Top 5 Items of the MonthWell I’ve broken my mini spell of talking first about an item I’ve bought. This is an item that I absolutely should have bought and is my biggest regret in the last few years. People who regularly read these posts will know I have an interest in recording all the usages of the 1900 1s green and carmine I find. So this item caught my attention especially because it was sent from the British Army Post Office during the Boer war. But as it’s a bit ugly (it’s reduced at the top and some of the backflap is missing), it’s philatelic and I have nicer usages of this stamp from South Africa, I put in a miserly bid of £75 and it sold for £77.50. It was only when I came to include it in my listing did I notice the date. The stamp was issued on July 11th 1900. This cover is clearly dated JU 15 1900. Even presuming that the month on the handstamp should be July and not June (unfortunately the arrival backstamp is missing the date entirely), it is the earliest recorded usage of this stamp, and to be sent only 4 days after issue 5’000+ miles away in South Africa is extraordinary.
Surprise of the month goes to this Lunn & Co., “Tennis, Cycle, Croquet, Golf, and Cricket Manufacturers” printed advertising wrapper. It sold on ebay.com for $309.29. Golf evidently a highly popular thematic for stamp collectors!
This group of Jubilees affixed to card come from a butchered 1884 “Before and After the Stamp Committee” presentation book by De La Rue, of which only thirty six were produced. Consisting of three pages, the third page featured the original issue of Jubilee stamps plus the 1881 1d lilac. Part of me can understand dismantling the book, but why someone would then cut up a perfectly attractive page is beyond me. And I’m pretty sure the information at the top of the page is incorrect. The Jubilees were not line perforated for this book (some other stamps in the book were), they have comb perforations as normal. It sold for £185.50.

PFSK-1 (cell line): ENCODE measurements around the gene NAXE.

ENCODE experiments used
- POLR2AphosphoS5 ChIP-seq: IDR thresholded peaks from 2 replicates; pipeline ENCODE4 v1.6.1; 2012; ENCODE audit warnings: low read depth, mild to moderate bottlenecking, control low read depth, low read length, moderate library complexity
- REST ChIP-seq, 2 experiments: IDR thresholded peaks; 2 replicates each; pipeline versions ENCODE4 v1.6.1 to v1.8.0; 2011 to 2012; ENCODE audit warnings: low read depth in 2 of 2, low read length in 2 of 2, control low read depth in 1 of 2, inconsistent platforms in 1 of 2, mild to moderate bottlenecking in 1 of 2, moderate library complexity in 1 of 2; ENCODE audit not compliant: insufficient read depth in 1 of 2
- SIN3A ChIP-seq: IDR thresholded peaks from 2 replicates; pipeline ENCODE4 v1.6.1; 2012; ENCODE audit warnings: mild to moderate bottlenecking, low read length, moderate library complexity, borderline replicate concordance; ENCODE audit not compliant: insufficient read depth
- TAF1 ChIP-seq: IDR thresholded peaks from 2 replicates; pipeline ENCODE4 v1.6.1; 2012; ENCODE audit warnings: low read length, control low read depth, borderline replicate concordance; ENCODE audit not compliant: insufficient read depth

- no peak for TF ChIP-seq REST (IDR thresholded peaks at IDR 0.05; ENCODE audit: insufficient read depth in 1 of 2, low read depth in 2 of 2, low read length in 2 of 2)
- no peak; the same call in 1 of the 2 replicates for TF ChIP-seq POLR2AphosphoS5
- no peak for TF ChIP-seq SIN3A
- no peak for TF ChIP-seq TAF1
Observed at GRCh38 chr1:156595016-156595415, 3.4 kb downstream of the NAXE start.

The type 15 SPECIMEN on the 1900 1s green and carmine is catalogued by Stanley Gibbons at . This one, described as having small faults, with no explanation or scan of the reverse, sold for only £20… I think, not just because it was poorly described, but because it is a fake specimen overprint. There’s two or three discrepancies in the appearance of the shape of the letters when compared to the reasonably common 10d with type 15 specimen overprint (the curvature of the “S”, the central point of the M descends all the way to the baseline). But I’m not an expert. I had somebody recently just point out two Specimen forgeries in my collection that I’ve had since I first started collecting Jubilees, and never thought to question them as when I looked at the time they were identical to the illustrations in the SG catalogue. Unfortunately I’ve come to realise that the illustrations are misleading and should be corrected!
And we finish this month with what looks to me like another forgery which cost someone £110.77. I think a regular stamp with a Crown watermark has been bleached white and on it someone has printed the 1900 1s green and carmine design upside-down to create an inverted watermark variety. It could be the poor clarity of the image, but the definition of the stamp looks blurred, which is especially noticeable at on the side ornaments which appear as red blobs with a dash of white (I’ve conveniently put this stamp after the specimen stamp so one can compare). There also appears to be different shades of green in the lettering and the white area inside the frame is definitely not white like the perfs around the edge.